Some days it feels like my first words were, “I hate math.” There’s a stereotype that creative ‘right-brainers’ can’t do math, and as a writer and an art student, it was the one stereotype I was happy to fit. I wonder now if it was simply easier to say “I hate” rather than “I don’t understand.”
Now that I am older I am starting to realize my stereotypes of math were wrong. I always thought that, because I didn’t understand it, I would never be able to do it. I am predominantly a creative right-brainer, so it was easier to accept that and spend my time on other subjects (ones I enjoyed more). But that kind of thinking is misguided.
We like to categorize people as either right-brained (those who are creative and artistic) or left-brained (those who are logical and analytical). It’s a common belief that if a person is dominantly one, then they can’t be the other. This is simply not true. Math is a complex, multifaceted subject that requires a wide variety of skills. In its most basic format, we need to be able to understand the problem and the way to solve it and that has to be expressed through language, whether verbally or written.
But math is more than that.
Take data analysts—they take a set of data and have to ask the right questions so that they can apply data correctly. Then they translate it, making it easy for people and businesses to understand what it means and why it matters and, chances are, they will achieve this with storytelling. Research conducted by Duke University and the University of Michigan has shown that communication between the left and right hemispheres increases when we work on math problems. While it’s true that left-brainers might have an upper hand, this is largely due to the fact that traditional teaching, such as lectures where the students are expected to take notes, are more geared towards left-brained thinking.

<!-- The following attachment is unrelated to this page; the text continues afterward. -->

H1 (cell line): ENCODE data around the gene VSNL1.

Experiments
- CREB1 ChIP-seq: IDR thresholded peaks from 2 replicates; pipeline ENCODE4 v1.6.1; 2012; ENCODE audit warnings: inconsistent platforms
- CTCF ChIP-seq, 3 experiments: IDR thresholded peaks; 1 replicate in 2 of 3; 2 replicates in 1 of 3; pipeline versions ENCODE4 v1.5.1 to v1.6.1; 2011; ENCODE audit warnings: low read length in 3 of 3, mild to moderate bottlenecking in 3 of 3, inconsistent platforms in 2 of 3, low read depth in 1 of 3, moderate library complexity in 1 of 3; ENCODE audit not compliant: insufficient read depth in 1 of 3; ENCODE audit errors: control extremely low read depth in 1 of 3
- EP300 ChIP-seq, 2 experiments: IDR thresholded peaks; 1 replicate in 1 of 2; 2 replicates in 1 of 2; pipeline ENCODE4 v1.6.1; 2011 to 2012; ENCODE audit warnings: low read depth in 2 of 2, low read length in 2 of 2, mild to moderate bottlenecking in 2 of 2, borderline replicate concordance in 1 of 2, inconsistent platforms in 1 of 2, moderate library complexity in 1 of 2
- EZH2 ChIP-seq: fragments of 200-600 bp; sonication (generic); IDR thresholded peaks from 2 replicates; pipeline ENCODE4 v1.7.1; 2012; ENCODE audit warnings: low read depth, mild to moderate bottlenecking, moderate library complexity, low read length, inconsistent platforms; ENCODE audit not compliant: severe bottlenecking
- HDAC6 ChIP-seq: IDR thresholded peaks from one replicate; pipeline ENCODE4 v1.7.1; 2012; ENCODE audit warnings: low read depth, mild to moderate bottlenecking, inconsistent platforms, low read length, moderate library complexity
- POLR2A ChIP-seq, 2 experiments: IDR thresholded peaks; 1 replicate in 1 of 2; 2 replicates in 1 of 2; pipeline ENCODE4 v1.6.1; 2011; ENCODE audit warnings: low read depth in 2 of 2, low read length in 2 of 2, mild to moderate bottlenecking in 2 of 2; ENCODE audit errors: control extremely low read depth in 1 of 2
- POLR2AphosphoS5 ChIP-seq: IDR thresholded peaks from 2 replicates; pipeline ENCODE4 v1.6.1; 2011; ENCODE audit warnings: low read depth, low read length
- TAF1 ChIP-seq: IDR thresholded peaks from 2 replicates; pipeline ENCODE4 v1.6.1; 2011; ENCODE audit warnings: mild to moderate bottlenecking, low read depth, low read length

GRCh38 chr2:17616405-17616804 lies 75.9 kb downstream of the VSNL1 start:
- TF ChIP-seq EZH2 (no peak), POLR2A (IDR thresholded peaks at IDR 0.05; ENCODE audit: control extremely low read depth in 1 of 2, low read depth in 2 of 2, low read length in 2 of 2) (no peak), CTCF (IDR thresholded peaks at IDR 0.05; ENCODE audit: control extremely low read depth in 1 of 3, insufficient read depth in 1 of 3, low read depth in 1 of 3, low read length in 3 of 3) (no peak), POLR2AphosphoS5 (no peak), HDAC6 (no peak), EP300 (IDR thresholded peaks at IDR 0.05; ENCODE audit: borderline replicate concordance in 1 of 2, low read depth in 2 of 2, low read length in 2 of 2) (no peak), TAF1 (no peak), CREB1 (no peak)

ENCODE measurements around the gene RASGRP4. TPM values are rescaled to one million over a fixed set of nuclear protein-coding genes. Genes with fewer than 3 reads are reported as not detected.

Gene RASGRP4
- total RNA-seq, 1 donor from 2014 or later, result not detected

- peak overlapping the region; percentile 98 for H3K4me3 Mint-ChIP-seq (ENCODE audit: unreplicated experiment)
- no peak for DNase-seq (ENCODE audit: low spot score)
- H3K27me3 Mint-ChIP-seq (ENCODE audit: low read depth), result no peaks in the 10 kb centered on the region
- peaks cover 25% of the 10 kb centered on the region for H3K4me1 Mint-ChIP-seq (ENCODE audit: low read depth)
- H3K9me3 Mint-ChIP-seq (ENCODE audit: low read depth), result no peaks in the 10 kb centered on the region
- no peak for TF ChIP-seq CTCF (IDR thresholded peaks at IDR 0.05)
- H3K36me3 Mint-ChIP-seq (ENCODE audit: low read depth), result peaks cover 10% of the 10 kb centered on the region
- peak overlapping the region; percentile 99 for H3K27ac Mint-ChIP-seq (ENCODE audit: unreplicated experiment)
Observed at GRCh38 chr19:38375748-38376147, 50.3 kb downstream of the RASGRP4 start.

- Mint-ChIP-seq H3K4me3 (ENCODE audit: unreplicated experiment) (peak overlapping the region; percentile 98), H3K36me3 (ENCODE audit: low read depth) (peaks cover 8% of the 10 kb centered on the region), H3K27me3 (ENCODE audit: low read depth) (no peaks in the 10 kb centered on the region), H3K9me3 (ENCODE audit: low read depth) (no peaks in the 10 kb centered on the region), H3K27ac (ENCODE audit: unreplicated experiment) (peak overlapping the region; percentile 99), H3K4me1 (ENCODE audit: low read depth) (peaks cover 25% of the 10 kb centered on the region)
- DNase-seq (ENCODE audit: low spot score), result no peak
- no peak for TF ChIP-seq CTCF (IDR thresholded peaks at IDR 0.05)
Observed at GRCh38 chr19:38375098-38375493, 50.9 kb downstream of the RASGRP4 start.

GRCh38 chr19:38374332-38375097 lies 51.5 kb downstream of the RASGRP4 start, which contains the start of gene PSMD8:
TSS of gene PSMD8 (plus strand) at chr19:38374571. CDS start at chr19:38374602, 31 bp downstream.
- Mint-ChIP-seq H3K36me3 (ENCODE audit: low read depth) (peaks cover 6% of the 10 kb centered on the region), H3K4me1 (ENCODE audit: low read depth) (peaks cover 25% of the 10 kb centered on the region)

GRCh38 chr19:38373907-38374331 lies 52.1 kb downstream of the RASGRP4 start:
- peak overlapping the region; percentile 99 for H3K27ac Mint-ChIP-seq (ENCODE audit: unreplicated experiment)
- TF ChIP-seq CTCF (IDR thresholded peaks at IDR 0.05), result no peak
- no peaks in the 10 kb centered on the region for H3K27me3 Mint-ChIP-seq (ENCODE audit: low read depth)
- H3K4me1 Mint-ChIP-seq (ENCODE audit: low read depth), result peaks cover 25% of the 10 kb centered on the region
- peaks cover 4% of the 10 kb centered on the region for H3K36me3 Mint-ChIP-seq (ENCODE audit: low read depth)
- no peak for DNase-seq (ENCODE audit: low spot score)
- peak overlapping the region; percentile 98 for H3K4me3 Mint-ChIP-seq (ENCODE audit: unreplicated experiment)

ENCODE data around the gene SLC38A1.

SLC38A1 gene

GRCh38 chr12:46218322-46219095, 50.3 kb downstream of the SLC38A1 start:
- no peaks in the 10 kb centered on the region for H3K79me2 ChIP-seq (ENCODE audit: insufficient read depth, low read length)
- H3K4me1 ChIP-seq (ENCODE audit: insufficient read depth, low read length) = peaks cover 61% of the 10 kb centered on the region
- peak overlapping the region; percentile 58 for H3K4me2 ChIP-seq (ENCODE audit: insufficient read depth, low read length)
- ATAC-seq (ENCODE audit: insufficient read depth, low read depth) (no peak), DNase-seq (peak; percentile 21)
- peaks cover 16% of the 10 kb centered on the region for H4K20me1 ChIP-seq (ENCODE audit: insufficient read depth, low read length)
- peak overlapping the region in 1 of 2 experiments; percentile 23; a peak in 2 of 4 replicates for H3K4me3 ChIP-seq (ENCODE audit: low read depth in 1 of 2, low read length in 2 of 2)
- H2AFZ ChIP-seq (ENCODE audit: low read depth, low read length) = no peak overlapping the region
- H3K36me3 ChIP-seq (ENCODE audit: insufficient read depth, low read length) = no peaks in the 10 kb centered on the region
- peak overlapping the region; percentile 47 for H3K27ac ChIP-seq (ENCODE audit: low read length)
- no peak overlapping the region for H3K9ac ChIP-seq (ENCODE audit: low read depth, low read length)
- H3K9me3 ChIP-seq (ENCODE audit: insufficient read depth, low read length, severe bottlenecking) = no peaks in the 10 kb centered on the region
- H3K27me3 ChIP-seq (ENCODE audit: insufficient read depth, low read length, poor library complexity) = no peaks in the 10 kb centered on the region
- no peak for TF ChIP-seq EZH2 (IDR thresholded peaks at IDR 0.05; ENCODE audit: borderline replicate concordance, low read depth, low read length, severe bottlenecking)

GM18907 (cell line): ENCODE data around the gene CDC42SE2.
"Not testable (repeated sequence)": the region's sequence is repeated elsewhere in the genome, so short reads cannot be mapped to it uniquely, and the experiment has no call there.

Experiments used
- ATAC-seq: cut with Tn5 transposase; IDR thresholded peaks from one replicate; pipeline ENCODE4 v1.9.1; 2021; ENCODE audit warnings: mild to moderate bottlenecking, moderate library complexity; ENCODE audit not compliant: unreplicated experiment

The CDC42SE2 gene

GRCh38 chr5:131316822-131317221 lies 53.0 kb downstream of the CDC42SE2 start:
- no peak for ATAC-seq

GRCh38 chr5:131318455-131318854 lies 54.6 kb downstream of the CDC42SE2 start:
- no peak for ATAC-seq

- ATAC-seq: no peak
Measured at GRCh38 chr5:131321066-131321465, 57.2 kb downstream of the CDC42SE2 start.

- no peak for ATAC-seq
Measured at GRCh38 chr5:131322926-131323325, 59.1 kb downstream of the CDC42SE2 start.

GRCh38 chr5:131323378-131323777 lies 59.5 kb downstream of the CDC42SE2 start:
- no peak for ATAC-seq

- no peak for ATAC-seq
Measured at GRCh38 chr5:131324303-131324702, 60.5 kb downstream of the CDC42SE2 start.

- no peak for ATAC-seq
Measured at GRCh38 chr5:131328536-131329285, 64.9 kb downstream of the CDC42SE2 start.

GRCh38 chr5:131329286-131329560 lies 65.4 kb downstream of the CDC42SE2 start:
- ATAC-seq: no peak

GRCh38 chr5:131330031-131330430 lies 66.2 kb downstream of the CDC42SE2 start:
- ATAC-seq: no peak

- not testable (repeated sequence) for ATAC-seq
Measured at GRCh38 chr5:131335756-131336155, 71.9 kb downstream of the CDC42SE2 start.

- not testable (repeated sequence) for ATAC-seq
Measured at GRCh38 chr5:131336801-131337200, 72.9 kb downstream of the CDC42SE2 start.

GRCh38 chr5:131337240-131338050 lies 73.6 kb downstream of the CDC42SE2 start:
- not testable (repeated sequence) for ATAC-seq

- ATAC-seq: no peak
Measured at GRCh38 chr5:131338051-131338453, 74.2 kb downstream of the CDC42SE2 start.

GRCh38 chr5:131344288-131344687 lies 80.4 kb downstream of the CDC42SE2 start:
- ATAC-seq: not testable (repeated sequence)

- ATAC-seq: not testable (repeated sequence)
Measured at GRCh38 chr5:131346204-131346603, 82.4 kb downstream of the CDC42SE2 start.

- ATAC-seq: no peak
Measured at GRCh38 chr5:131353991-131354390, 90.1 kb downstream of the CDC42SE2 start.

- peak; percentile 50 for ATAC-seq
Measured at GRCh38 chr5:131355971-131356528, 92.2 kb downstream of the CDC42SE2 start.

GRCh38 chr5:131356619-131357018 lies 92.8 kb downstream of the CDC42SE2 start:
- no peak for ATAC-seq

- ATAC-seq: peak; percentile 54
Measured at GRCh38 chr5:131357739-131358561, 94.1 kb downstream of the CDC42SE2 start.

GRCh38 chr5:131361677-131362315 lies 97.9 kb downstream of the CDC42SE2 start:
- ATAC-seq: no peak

Educators have started to realize that there is a problem with the way we teach math and are trying to come up with solutions. One train of thought is that kids don’t believe they will use it after school, so logically the solution would be applying it to their careers and showing them just how useful it is. However, kids aren’t interested in abstract somedays, they want to be engaged now. The key is to make math fun and engaging; to show the wonder and beauty of it. As role models to children, it’s our responsibility to do just that.
1. Showcase the wonder
There is beauty to math. It’s more than just numbers and formulas—geometry is present in nature and formulas can be found in almost everything we do. The American Mathematical Society created a list of galleries showing beautiful mathematical images. There is also beauty in the way numbers line up and in their patterns, particularly if you think of the Fibonacci sequence. Fundamentally, math is a means of exhibiting and satisfying curiosity. It’s about asking questions and finding explanations, much like data visualization. There is a wonderment to it, but somewhere along the way we lose that magic. What if we started teaching it like an art form? Instead of looking at it in black and white—we teach it in colors.
And by colors, I mean using colors to separate different processes and numbers. Have the kids draw what they are learning so that they can better visualize and understand what it is they are doing. Bring in music by creating songs about numbers or formulas. It’s already commonplace to use physical objects such as manipulatives so that math becomes something physical for children to touch. By expanding on these creative ideas, students will likely be more engaged in their classrooms.
2. Invoke the power of storytelling